The University of Montevallo is the Regional Inservice Center of Area 7 for the Alabama Science in Motion (ASIM) program. ASIM is a progressive educational program that supplies modern scientific equipment and expertise to high schools within the inservice areas. This relationship will provide a direct link between local high schools and ESWIRC for coordinating class visits. There are ten additional inservice areas within Alabama, each with its own Regional Inservice Center. Expansion of the ESWIRC coverage area will be achieved by extending coordination to each center.
Boardwalk. A boardwalk will allow guides to lead small groups safely out into the heart of the swamp, minimizing impact on the swamp and maximizing the safety of visitors. Interpretive plaques, spaced periodically along the boardwalk will provide explanations and illustrations to highlight key biological/ecological issues pertaining to the Ebenezer Swamp in particular, and wetlands in general. The boardwalk will be ADA compliant.
Meteorological Station. Continuous monitoring and logging of on-site meteorological data will improve to overall quality of swamp-related research by providing an environmental context to research data.
Stream Flow Measuring Station. A flow metering station is required for monitoring stream flow rates. The ecology of the swamp is greatly influenced by the hydrology of Spring Creek. Knowledge of stream height and flow rates will provide additional environmental context to all swamp-related research.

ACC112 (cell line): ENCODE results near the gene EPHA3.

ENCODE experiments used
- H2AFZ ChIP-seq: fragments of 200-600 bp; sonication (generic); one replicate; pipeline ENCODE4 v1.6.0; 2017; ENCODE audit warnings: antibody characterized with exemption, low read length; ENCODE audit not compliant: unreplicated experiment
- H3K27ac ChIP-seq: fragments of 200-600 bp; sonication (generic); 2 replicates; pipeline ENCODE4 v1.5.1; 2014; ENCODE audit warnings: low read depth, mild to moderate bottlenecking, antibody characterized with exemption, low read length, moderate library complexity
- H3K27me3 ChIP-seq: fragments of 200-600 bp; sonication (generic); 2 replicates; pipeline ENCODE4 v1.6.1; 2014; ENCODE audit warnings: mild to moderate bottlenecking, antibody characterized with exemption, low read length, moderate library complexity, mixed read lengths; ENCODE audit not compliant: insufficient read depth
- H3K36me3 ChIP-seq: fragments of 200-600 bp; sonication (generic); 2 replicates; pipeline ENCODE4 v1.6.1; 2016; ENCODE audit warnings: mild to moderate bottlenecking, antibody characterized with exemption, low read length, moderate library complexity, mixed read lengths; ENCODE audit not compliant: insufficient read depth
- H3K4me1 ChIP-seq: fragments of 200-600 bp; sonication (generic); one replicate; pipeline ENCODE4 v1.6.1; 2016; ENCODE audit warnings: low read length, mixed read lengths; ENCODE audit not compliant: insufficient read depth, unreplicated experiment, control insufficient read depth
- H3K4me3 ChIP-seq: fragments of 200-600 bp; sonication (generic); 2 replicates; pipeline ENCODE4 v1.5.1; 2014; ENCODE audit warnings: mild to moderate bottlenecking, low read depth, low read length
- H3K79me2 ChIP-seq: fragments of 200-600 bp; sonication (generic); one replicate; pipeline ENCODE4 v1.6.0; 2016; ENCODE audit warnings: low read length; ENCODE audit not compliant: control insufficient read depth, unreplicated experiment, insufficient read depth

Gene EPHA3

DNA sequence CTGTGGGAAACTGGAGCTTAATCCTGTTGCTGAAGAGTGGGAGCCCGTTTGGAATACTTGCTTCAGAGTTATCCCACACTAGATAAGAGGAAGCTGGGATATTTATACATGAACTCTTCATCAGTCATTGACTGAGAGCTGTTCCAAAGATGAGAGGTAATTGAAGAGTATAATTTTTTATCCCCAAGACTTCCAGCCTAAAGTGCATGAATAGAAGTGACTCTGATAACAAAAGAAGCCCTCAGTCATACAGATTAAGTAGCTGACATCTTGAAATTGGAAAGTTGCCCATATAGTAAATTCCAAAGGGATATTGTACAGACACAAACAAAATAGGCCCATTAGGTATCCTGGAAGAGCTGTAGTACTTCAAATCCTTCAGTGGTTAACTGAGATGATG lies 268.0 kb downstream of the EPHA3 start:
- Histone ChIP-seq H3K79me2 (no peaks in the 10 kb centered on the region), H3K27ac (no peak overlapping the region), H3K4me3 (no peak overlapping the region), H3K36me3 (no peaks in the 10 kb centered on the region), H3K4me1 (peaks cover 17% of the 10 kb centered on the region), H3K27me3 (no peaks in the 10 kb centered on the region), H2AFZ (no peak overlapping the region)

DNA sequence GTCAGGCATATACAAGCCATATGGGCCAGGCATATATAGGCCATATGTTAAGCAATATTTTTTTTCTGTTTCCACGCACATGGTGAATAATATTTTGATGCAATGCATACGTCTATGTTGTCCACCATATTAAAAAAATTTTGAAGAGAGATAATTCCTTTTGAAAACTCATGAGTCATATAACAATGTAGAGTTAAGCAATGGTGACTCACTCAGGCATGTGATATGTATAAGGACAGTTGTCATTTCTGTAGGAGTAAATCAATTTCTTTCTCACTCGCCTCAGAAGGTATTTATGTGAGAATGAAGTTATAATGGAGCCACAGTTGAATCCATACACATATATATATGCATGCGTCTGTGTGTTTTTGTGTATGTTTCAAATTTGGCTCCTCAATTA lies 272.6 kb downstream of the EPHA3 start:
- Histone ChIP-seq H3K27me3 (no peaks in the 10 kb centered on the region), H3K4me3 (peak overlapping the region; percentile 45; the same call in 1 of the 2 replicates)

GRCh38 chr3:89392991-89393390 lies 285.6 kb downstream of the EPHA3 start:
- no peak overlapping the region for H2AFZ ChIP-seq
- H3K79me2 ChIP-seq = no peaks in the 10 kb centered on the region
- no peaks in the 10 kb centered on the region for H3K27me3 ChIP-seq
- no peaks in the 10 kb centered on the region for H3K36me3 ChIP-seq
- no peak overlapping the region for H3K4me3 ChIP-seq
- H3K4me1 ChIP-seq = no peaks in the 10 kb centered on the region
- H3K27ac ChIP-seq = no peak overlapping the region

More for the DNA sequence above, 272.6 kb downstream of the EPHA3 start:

Teaching/Research Facility. This facility will have two basic functions. The first will be providing a place where visitors may watch an audio-visual/multimedia production on wetlands ecology and Ebenezer Swamp and examine living and preserved specimens. The second function will be to support swamp research with a basic lab facility including: benches, sinks, gas fixtures, freezers, refrigerators, chemical storage, and chemical hood. The floor plan of the teaching/research facility, in its current conception, would merge research and education spaces so that visitors may actually witness research activity, or participate in research training. Additionally, the building will provide restroom facilities for visitors and researchers. The grounds around the immediate vicinity of the facility will be developed to provide social amenities (e.g., picnic tables, amphitheater, fire pit, etc.).
For additional information, please contact:
Montevallo, AL 35115